USER(31): (setq foo bad) Error: Attempt to take the value of the unbound variable `BAD'. [condition type: UNBOUND-VARIABLE]  USER(32): (/ 1 0) Error: Attempt to divide 1 by zero [condition type: DIVISION-BY-ZERO]  USER(33): :pop Previous error: Attempt to take the value of the unbound variable `BAD'.  USER(34): (setq bad :not-so-bad) :NOT-SO-BAD  USER(35): :prt USER(36): (SETQ FOO BAD) ;; :prt evaluation :NOT-SO-BAD USER(37): foo :NOT-SO-BAD USER(38): (cerror "just continue" "error!") Error: error! Restart actions (select using :continue): 0: just continue [1c] USER(39): :cont 0 NIL USER(40):
The top-level commands described in this section deal with compiling and loading files.
|Command||Arguments (if any)||Brief Description|
||The files specified are compiled. With no arguments, the file names specified in the most-recent :cf command are used. The compiled files are not loaded.|
||The files specified are loaded. With no arguments, the file names in the most-recent :ld command are used.|
||The files specified are compiled if necessary (that is, unless a compiled file already exists and is newer than its source file) and then the compiled file is loaded. With no arguments, the file names in the last :cload command are used. Note that only a change to the source file causes a source file to be considered newer than the compiled file. Changes in Lisp, such as changing global values of optimization qualities such as speed and safety, do not trigger a compile.|
Note that these commands (as well as the underlying functions
compile-file and load) infer omitted file types
(e.g. .cl or .fasl) automatically.
The commands that take one or more filename arguments read the argument as a single string. That string is subsequently parsed into multiple filenames using space as a delimiter. (These commands therefore cannot take a filename containing an embedded space.) Filenames should not be quoted. To load foo.cl, do:
USER(1): :ld foo.cl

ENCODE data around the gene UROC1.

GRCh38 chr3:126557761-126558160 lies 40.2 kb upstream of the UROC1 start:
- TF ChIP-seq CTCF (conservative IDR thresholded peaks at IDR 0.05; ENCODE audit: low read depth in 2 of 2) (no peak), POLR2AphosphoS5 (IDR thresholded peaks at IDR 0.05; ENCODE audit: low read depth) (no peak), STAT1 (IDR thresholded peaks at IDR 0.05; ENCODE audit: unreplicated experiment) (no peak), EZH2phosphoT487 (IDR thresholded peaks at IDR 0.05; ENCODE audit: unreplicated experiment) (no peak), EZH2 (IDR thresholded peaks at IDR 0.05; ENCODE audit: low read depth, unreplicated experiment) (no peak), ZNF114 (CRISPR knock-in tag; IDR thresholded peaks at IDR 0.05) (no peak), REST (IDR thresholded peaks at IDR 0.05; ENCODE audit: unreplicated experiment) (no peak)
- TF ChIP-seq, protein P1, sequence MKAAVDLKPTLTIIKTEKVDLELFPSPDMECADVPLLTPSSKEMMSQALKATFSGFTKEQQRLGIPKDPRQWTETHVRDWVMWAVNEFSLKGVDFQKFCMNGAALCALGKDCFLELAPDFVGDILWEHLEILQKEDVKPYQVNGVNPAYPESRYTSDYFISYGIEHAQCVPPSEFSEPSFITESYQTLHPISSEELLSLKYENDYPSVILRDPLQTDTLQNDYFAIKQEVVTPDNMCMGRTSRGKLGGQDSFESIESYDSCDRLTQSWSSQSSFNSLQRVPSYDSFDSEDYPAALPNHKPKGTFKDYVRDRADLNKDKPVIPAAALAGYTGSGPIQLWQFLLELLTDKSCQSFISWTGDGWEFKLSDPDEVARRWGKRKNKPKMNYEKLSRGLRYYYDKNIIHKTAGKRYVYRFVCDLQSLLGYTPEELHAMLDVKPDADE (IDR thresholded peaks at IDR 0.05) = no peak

But if you use quotes, it will fail:
USER(2): :ld "foo.cl" Error: "\"foo.cl\"" does not exist, cannot load [condition type: FILE-ERROR]
General information on multiprocessing can be found in multiprocessing.htm.
When the Allegro CL multiprocessing facility is in use there may be several Lisp processes running simultaneously in a single executing Lisp image, sharing the same heap, streams, and other resources. A lisp listener running in one of these processes operates much the same as if multiprocessing were not in use. However, there are additional capabilities whereby a listener running in one process may be used to investigate and debug another process. Users not employing multiprocessing may skip this section.
For this section the term listener will refer specifically to the process in which a lisp listener is running and which is executing commands. The Allegro CL listener maintains a concept of the focus process. The following debugger commands apply to the focus process:
Initially a listener is focussed on itself and these commands report and operate on the listener process' own execution state. The :focus command allows the listener's focus to be changed to another process. For a process to be focussed upon and debugged, it must first be arrested. The focus command does this automatically if necessary, and when focus is removed from the process it will be unarrested. Commands such as :return and :pop that implicitly cause the process to resume execution will automatically remove focus from the process and unarrest it. The :arrest and :unarrest commands provide additional explicit controls.